List of syrups

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This is a list of notable syrups. In cooking, a syrup is a condiment that is a thick, viscous liquid consisting primarily of a solution of sugar in water, containing a large amount of dissolved sugars but showing little tendency to deposit crystals. Its consistency is similar to that of molasses. The viscosity arises from the multiple hydrogen bonds between the dissolved sugar, which has many hydroxyl (OH) groups, and the water.

Syrups[edit]

A railroad tank car carrying a load of corn syrup
  • Acetomel – a syrup made from honey and vinegar with a sweet and sour taste
  • Agave nectar – a sweetener commercially produced from several species of agave
  • Attar – a type of sweet syrup used in the preparation of Middle Eastern desserts
  • Barley malt syrup – an unrefined sweetener processed by extraction from sprouted, i.e., malted, barley, containing approximately 65 percent maltose, 30 percent complex carbohydrate, 3% protein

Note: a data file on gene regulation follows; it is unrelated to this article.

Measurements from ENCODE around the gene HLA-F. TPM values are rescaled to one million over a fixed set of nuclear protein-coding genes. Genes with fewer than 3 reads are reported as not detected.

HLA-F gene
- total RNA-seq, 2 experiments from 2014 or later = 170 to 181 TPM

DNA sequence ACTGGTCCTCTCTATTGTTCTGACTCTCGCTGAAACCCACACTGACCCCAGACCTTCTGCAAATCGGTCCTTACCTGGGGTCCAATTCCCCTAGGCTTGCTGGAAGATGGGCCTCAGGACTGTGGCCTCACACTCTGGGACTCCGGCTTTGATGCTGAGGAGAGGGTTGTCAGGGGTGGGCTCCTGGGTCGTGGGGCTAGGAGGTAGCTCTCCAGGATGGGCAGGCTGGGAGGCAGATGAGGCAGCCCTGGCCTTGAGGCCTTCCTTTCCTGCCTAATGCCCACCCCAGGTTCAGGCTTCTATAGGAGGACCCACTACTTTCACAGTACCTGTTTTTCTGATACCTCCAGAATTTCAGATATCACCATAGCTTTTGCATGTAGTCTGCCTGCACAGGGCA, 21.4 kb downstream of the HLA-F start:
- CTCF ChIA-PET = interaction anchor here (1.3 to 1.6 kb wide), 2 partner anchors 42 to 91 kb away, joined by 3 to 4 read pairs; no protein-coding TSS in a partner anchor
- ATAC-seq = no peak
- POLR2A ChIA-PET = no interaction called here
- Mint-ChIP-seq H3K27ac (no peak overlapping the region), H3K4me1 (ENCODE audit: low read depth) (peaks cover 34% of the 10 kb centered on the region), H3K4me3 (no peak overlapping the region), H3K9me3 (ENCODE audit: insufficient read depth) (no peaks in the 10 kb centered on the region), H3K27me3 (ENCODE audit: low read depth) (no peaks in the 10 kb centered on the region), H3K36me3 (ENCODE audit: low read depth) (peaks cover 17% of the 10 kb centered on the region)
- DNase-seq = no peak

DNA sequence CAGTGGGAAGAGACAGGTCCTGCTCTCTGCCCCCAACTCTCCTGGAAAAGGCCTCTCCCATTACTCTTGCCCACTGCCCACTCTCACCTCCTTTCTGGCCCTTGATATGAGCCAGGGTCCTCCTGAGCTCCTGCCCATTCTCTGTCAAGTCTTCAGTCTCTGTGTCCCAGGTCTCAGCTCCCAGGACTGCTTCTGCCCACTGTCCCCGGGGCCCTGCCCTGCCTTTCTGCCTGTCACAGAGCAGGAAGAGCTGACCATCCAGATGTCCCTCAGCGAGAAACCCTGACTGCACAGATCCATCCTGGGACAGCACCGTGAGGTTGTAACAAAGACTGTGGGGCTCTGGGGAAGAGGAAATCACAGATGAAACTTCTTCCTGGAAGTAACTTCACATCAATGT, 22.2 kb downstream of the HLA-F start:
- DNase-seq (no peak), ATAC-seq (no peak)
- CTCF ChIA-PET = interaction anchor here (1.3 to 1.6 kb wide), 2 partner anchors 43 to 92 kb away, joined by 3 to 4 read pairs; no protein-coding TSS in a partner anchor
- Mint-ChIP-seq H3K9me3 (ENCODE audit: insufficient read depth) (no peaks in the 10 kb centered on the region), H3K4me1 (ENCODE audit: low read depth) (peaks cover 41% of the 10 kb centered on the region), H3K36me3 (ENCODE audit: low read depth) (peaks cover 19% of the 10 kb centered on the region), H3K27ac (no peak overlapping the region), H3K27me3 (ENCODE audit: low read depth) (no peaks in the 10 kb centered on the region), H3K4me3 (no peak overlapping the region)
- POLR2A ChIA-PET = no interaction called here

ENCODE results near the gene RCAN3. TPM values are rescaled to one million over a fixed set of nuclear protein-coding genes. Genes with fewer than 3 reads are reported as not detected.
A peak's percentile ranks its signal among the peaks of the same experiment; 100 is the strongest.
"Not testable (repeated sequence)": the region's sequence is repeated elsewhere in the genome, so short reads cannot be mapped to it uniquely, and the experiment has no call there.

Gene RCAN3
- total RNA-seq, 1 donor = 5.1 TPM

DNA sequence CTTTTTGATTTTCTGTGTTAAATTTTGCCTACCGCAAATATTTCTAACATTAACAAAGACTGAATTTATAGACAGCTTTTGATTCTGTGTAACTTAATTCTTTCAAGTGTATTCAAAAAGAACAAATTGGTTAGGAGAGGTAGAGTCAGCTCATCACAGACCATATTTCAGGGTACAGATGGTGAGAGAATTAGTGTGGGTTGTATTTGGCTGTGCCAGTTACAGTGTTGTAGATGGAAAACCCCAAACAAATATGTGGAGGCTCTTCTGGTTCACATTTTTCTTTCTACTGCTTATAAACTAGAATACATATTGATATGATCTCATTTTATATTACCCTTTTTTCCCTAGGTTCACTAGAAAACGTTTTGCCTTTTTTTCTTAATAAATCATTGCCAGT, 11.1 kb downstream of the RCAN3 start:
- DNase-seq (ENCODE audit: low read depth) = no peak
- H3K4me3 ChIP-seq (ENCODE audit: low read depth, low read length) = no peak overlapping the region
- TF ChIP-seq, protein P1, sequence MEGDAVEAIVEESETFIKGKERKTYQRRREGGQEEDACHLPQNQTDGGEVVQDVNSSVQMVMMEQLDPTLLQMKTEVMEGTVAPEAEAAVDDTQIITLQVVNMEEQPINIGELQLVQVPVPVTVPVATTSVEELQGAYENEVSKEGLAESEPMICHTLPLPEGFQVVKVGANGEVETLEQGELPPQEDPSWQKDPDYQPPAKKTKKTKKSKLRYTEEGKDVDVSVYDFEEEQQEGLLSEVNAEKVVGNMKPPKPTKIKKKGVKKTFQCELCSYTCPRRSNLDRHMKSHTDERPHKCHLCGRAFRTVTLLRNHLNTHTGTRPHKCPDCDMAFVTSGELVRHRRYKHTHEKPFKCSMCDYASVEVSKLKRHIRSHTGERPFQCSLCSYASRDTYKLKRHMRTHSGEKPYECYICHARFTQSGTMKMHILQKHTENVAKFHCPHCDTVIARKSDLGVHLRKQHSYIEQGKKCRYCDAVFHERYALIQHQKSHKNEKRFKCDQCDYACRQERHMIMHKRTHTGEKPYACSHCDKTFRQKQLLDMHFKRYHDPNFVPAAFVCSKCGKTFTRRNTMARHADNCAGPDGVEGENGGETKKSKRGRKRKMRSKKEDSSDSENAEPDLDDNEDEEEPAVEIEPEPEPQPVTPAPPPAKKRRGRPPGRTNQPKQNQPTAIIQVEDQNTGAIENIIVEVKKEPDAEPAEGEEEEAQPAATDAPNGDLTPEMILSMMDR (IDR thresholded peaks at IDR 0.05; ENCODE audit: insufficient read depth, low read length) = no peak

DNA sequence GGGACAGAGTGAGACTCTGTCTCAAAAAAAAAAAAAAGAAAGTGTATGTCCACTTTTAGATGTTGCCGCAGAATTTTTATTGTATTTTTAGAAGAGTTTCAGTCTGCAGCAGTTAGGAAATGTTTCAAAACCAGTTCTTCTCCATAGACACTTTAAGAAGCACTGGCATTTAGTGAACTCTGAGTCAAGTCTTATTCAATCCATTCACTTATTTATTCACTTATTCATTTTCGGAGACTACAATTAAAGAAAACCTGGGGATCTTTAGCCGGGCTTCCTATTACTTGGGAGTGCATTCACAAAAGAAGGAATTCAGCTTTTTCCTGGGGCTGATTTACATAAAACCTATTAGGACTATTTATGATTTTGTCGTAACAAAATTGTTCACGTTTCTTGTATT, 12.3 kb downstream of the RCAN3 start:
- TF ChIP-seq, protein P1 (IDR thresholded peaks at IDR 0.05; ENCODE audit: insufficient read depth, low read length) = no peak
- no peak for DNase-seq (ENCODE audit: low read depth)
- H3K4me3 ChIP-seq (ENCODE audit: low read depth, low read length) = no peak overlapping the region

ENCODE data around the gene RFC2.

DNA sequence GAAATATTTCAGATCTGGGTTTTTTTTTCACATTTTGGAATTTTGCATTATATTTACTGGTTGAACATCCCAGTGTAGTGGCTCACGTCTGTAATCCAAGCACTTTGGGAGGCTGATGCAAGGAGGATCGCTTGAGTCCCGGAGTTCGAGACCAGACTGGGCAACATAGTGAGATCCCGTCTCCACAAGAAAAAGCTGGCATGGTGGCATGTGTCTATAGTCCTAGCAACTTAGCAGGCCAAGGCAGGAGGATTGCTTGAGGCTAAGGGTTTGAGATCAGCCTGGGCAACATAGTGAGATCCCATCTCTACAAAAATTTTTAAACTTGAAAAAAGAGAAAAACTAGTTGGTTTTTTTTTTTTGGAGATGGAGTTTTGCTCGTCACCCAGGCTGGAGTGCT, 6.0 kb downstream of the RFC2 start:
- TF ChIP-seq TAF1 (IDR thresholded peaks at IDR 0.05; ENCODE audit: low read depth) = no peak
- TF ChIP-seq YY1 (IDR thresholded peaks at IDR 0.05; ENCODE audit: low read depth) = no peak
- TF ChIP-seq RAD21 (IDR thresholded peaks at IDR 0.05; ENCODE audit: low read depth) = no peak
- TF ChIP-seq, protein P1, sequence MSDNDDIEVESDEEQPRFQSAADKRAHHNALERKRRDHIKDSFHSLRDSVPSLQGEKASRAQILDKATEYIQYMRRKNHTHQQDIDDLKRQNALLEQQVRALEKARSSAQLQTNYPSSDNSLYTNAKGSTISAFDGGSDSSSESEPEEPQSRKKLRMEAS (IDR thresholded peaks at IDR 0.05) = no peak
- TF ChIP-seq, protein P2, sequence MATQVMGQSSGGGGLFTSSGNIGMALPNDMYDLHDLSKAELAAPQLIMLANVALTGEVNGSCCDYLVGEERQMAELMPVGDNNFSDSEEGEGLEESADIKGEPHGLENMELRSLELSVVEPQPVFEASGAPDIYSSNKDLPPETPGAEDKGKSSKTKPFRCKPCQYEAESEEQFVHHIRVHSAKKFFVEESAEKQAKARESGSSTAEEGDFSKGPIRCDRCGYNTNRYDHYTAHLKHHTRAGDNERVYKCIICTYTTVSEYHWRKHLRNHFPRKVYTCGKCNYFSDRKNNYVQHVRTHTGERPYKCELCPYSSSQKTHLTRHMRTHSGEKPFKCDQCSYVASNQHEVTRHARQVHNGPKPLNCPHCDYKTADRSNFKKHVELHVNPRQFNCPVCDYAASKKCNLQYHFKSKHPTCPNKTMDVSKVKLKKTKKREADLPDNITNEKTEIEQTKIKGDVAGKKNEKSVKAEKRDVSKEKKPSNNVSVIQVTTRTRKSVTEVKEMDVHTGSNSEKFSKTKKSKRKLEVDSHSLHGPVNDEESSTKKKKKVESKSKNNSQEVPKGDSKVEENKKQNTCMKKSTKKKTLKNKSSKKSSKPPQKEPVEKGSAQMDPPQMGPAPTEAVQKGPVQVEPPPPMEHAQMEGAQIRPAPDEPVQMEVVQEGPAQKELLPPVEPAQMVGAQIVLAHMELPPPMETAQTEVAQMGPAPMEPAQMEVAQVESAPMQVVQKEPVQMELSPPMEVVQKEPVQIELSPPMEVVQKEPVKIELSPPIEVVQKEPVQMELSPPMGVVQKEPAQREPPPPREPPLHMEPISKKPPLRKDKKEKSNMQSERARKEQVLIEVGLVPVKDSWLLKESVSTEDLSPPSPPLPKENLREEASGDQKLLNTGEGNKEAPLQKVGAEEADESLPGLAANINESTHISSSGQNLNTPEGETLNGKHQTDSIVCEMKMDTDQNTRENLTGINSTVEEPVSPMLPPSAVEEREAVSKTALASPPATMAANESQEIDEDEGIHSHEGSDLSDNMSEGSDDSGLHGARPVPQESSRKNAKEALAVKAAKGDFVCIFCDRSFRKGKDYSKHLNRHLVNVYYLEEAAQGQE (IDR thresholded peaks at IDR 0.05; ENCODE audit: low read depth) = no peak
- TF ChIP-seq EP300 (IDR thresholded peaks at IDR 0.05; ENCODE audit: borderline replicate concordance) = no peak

• Birch syrup – a savory mineral tasting syrup made from the sap of birch trees, and produced in much the same way as maple syrup
  • Bludwine – flavored syrups that were used in soft drinks
  • Brown rice syrup – a sweetener that is rich in compounds, categorized as sugars, and is derived by culturing cooked rice starch
  • Chashni – the generic name in North Indian, Pakistani, Nepali and Afghan languages for a sugary syrup
  • Cheong – a name for various sweetened foods in Korean cuisine the form of syrups, marmalades, and fruit preserves
  • Cherry Smash – a fountain syrup made from cherry syrup along with a blend of other fruit flavors which soda jerks mixed with carbonated water and phosphate.[1]
  • Chocolate syrup
  • Corn syrup – made from the starch of corn (called maize in some countries) and contains varying amounts of maltose and higher oligosaccharides, depending on the grade

Syrup brands[edit]

See also[edit]

References[edit]

  1. ^ "Soda Fountains & Their Pharmacist Inventors". www.pharmacytimes.com.
  2. ^ David B. Troy, Paul Beringer (2006). Remington: The Science and Practice of Pharmacy. p. 754. ISBN 0781746736.CS1 maint: Uses authors parameter (link)

External links[edit]

  • Media related to Syrups at Wikimedia Commons